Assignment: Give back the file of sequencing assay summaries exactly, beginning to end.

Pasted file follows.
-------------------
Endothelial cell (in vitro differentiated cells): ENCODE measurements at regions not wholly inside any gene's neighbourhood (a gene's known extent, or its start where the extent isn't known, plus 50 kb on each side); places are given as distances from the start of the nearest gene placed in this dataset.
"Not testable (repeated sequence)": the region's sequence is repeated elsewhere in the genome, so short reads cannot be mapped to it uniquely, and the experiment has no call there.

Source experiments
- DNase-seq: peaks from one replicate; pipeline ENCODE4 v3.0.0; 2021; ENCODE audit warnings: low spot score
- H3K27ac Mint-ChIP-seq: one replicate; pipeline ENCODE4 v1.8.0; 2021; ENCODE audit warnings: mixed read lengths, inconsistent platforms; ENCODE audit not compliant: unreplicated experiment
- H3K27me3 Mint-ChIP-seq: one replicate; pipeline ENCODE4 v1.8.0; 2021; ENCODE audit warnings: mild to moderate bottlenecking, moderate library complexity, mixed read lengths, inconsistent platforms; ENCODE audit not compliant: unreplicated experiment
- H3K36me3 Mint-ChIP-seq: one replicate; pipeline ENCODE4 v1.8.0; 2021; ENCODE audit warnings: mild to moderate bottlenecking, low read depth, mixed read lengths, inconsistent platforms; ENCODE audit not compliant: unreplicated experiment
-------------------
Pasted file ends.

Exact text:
Endothelial cell (in vitro differentiated cells): ENCODE measurements at regions not wholly inside any gene's neighbourhood (a gene's known extent, or its start where the extent isn't known, plus 50 kb on each side); places are given as distances from the start of the nearest gene placed in this dataset.
"Not testable (repeated sequence)": the region's sequence is repeated elsewhere in the genome, so short reads cannot be mapped to it uniquely, and the experiment has no call there.

Source experiments
- DNase-seq: peaks from one replicate; pipeline ENCODE4 v3.0.0; 2021; ENCODE audit warnings: low spot score
- H3K27ac Mint-ChIP-seq: one replicate; pipeline ENCODE4 v1.8.0; 2021; ENCODE audit warnings: mixed read lengths, inconsistent platforms; ENCODE audit not compliant: unreplicated experiment
- H3K27me3 Mint-ChIP-seq: one replicate; pipeline ENCODE4 v1.8.0; 2021; ENCODE audit warnings: mild to moderate bottlenecking, moderate library complexity, mixed read lengths, inconsistent platforms; ENCODE audit not compliant: unreplicated experiment
- H3K36me3 Mint-ChIP-seq: one replicate; pipeline ENCODE4 v1.8.0; 2021; ENCODE audit warnings: mild to moderate bottlenecking, low read depth, mixed read lengths, inconsistent platforms; ENCODE audit not compliant: unreplicated experiment